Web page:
Her work in Macau had no video, and few special effects employing only her trademark voice modulations, used to alter the sound of her narrative and an on-screen translation of her text into Chinese and Portuguese. But her work does not suffer from the absence of these elements, on the contrary her ability as a master weaver of tales, perhaps only rivaled by the late Spaulding Grey, is highlighted by this sparse staging. Her stories, extremely autobiographical, or at least presented as such, touch upon early experiences of loss and hardship. One story tells of a diving accident, which if we believe it is true, happens to her as a young girl trying to show off at the swimming pool and ending with her in the hospital with a broken spine coming to terms with a doctor’s admission that she may never walk again.  “He must be crazy” she exclaims, and as we can see his prediction did not come to pass.

Her stories merge on revelation. The revelation that she may not be able to walk is followed by another story concerning the realization that what started as a Zen retreat would end as a lesson in patience as the tranquil landscape was transformed by a campsite full of raucous visitors.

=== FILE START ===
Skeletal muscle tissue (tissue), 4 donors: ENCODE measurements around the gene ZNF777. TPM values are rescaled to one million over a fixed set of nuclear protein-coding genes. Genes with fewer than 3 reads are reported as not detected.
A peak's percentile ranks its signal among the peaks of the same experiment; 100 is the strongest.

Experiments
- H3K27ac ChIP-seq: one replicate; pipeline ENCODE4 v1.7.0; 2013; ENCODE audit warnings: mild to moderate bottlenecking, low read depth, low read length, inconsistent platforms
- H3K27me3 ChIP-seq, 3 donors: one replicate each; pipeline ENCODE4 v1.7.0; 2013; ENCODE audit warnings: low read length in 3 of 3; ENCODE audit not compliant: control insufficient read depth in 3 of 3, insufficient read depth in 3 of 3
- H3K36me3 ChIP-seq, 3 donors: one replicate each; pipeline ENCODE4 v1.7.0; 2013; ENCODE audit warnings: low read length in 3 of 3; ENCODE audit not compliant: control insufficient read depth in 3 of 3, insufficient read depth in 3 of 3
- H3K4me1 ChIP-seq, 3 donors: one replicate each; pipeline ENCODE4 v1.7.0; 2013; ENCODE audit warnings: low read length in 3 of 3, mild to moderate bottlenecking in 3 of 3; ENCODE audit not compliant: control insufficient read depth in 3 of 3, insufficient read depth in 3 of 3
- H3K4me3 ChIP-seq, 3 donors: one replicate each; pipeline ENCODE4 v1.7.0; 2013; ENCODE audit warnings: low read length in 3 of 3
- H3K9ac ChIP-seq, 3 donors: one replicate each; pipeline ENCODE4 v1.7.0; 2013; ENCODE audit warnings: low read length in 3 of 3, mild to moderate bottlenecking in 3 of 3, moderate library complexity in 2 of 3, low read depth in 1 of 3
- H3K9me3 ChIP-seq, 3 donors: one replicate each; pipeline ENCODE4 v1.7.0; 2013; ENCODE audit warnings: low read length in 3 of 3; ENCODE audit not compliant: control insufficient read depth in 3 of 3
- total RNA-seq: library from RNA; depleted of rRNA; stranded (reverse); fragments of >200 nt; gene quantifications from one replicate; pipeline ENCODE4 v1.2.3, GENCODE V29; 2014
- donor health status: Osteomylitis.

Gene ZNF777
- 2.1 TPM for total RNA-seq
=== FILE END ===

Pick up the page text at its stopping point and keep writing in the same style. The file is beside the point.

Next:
Seeing her here in Macau, where I have been resident in neighboring Zhuhai for the last three years brought a touch of homesickness to this long-time New York City resident. Of course the city has changed radically since the 1980’s and my fond reflections vanished at her mention of the post 9-11 realities of New York. In specific she spoke of the red and orange level security activities outside her windows, which overlook New York’s end of the Holland Tunnel. With that she mentioning that she tries to stay out of town as often as possible, as a result.

This brought to mind an ‘incident’ of my own experience in 2005 at the 59th Street subway station, returning home from an art opening one evening with my wife. As the train pulled into the station armed police officers drew their weapons on a subway car full of riders, panning the seated passengers with their extended weapons. All this was during a search for a missing patrolman, so I was told. It also stirred to mind the ‘Stop and Frisk’ policies of the Bloomberg era and the general transformation of New York City under ex-mayor Rudolph Giuliani into what looked more like what I had witnessed of fascist controlled Madrid during the reign of Francisco Franco, than the city that ex-mayor John Lindsey referred to as ‘Fun City’.

But putting all that aside I must say Anderson’s performance of The Language of the Future reminded me of her magic in weaving poetic imagery with words.

DESH by Akram Khan at the Macau Cultural Center, June 20, 2014

June 21, 2014

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DESH a solo performance by dancer/choreographer, Akram Khan with set design by Tim Yip, music by Jocelyn Pook, lighting design by Michael Hulls, and scripted by writer, poet Karthika Nair. Duration: 80 minutes with no interval

“An identity would seem to be arrived at by the way in which the person faces and uses his experience.” James Baldwin